§3512. Foreign requests for assistance in criminal investigations and prosecutions

(a) Execution of Request for Assistance.—

(1) In general.—Upon application, duly authorized by an appropriate official of the Department of Justice, of an attorney for the Government, a Federal judge may issue such orders as may be necessary to execute a request from a foreign authority for assistance in the investigation or prosecution of criminal offenses, or in proceedings related to the prosecution of criminal offenses, including proceedings regarding forfeiture, sentencing, and restitution.

(2) Scope of orders.—Any order issued by a Federal judge pursuant to paragraph (1) may include the issuance of—

(A) a search warrant, as provided under Rule 41 of the Federal Rules of Criminal Procedure;

(B) a warrant or order for contents of stored wire or electronic communications or for records related thereto, as provided under section 2703 of this title;

(C) an order for a pen register or trap and trace device as provided under section 3123 of this title; or

(D) an order requiring the appearance of a person for the purpose of providing testimony or a statement, or requiring the production of documents or other things, or both.


(b) Appointment of Persons To Take Testimony or Statements.—

(1) In general.—In response to an application for execution of a request from a foreign authority as described under subsection (a), a Federal judge may also issue an order appointing a person to direct the taking of testimony or statements or of the production of documents or other things, or both.

(2) Authority of appointed person.—Any person appointed under an order issued pursuant to paragraph (1) may—

(A) issue orders requiring the appearance of a person, or the production of documents or other things, or both;

(B) administer any necessary oath; and

(C) take testimony or statements and receive documents or other things.


(c) Filing of Requests.—Except as provided under subsection (d), an application for execution of a request from a foreign authority under this section may be filed—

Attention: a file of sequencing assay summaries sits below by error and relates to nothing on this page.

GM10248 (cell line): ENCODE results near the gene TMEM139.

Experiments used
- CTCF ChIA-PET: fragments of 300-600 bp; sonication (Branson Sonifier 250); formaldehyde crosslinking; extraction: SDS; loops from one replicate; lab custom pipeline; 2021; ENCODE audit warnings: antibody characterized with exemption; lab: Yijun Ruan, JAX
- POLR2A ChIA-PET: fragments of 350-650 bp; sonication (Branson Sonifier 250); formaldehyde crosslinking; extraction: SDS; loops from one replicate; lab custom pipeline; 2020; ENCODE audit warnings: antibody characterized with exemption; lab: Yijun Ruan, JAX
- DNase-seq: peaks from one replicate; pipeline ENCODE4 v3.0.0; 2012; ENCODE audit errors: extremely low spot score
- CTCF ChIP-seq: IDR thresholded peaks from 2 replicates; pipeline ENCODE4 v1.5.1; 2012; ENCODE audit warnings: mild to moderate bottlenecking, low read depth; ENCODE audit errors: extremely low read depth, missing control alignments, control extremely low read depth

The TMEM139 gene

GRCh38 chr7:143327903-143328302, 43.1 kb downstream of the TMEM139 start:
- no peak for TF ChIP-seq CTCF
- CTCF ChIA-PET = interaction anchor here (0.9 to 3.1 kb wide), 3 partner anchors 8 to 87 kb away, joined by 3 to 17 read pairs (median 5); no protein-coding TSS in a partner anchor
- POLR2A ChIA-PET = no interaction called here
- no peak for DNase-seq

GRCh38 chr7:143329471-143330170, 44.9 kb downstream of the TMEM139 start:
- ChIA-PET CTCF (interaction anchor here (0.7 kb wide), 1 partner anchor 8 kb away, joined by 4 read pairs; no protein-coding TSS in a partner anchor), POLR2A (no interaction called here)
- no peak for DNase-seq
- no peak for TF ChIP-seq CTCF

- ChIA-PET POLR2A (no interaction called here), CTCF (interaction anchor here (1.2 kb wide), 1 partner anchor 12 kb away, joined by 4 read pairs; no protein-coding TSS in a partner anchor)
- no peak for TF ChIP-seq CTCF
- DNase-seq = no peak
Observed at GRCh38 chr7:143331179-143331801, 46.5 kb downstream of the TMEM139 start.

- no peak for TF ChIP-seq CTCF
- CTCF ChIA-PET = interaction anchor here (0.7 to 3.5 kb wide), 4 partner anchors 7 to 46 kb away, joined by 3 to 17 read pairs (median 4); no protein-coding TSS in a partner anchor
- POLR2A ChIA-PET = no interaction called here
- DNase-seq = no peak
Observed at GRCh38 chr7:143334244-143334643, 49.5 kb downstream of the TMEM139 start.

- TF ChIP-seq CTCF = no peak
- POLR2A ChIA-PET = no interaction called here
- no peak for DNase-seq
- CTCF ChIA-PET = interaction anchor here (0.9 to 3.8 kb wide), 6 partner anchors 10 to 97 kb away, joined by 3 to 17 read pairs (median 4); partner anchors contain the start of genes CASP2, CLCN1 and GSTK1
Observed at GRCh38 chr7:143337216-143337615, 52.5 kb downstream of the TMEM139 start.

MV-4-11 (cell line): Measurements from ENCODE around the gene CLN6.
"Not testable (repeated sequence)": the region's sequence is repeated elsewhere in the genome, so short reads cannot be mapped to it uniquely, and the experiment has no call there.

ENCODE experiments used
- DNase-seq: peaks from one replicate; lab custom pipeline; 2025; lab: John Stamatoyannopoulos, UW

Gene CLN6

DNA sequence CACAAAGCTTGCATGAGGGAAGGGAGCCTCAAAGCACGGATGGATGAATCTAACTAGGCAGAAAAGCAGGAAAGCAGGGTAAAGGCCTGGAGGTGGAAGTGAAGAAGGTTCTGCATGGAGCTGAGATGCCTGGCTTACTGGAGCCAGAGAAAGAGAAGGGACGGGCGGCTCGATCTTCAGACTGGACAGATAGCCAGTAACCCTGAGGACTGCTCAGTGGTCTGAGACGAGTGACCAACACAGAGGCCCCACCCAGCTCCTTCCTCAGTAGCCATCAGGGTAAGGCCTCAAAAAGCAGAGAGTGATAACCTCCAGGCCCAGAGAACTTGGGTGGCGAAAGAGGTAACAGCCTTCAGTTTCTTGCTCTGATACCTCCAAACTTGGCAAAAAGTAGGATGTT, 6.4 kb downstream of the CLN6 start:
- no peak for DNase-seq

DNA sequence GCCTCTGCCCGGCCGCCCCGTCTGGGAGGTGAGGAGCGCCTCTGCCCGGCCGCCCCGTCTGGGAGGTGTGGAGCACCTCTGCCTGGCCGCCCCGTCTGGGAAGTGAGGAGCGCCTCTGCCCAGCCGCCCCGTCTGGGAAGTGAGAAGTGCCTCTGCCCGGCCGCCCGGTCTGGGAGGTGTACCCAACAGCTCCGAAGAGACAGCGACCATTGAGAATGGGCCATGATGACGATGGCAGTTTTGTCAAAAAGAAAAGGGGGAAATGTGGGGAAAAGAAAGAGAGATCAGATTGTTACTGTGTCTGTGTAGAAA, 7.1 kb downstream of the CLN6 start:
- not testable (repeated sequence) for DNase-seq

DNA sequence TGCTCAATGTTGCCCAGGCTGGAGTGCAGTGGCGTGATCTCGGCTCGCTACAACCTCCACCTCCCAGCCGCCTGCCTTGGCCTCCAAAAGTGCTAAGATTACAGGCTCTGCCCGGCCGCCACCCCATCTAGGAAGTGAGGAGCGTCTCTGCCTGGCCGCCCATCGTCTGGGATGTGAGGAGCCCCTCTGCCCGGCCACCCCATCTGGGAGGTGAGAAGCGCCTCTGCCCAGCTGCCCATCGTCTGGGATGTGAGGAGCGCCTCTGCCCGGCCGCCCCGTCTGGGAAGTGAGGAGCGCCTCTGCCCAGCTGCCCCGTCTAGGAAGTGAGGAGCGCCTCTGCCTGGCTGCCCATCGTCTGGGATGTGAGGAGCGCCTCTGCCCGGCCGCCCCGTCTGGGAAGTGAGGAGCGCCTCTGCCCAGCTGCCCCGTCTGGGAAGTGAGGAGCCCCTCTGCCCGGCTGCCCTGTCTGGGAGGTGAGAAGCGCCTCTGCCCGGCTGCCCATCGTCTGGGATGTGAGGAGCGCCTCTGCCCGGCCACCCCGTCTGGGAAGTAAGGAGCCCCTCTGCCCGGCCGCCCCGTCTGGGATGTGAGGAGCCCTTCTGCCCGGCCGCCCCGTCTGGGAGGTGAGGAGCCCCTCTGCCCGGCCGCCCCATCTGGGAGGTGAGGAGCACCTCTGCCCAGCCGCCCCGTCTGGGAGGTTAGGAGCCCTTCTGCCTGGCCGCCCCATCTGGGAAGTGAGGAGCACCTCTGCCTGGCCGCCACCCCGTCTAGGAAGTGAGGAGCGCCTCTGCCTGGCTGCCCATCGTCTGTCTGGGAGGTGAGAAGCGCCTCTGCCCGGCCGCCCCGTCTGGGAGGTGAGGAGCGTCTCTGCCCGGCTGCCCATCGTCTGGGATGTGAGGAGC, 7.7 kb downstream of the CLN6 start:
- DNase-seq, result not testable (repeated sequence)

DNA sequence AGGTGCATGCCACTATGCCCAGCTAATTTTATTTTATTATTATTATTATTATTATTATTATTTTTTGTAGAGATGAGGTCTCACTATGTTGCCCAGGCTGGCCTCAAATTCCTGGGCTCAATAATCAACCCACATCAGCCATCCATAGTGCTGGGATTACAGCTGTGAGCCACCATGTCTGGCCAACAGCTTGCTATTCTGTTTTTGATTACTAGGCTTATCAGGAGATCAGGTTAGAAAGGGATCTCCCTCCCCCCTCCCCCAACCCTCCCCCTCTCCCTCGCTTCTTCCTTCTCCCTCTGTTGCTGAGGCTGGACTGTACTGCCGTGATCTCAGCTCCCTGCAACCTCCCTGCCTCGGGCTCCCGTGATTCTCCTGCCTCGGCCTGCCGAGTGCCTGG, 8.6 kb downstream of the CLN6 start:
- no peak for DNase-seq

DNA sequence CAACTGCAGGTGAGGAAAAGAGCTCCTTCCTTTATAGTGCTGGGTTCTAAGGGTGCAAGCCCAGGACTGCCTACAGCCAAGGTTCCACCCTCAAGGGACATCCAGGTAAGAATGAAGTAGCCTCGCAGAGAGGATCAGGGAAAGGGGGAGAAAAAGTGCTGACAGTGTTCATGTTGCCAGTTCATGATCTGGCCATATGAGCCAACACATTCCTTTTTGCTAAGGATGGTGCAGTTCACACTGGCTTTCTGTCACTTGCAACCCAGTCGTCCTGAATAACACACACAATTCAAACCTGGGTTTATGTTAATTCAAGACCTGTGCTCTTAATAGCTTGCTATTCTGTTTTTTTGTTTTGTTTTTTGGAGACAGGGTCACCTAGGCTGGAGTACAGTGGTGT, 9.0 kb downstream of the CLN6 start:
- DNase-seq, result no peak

(1) in the district in which a person who may be required to appear resides or is located or in which the documents or things to be produced are located;

(2) in cases in which the request seeks the appearance of persons or production of documents or things that may be located in multiple districts, in any one of the districts in which such a person, documents, or things may be located; or

(3) in any case, the district in which a related Federal criminal investigation or prosecution is being conducted, or in the District of Columbia.


(d) Search Warrant Limitation.—An application for execution of a request for a search warrant from a foreign authority under this section, other than an application for a warrant issued as provided under section 2703 of this title, shall be filed in the district in which the place or person to be searched is located.

(e) Search Warrant Standard.—A Federal judge may issue a search warrant under this section only if the foreign offense for which the evidence is sought involves conduct that, if committed in the United States, would be considered an offense punishable by imprisonment for more than one year under Federal or State law.

(f) Service of Order or Warrant.—Except as provided under subsection (d), an order or warrant issued pursuant to this section may be served or executed in any place in the United States.

(g) Rule of Construction.—Nothing in this section shall be construed to preclude any foreign authority or an interested person from obtaining assistance in a criminal investigation or prosecution pursuant to section 1782 of title 28, United States Code.

(h) Definitions.—As used in this section, the following definitions shall apply:

(1) Federal judge.—The terms "Federal judge" and "attorney for the Government" have the meaning given such terms for the purposes of the Federal Rules of Criminal Procedure.

(2) Foreign authority.—The term "foreign authority" means a foreign judicial authority, a foreign authority responsible for the investigation or prosecution of criminal offenses or for proceedings related to the prosecution of criminal offenses, or an authority designated as a competent authority or central authority for the purpose of making requests for assistance pursuant to an agreement or treaty with the United States regarding assistance in criminal matters.

(Added Pub. L. 111–79, §2(4), Oct. 19, 2009, 123 Stat. 2087.)

References in Text

The Federal Rules of Criminal Procedure, referred to in subsecs. (a)(2)(A) and (h)(1), are set out in the Appendix to this title.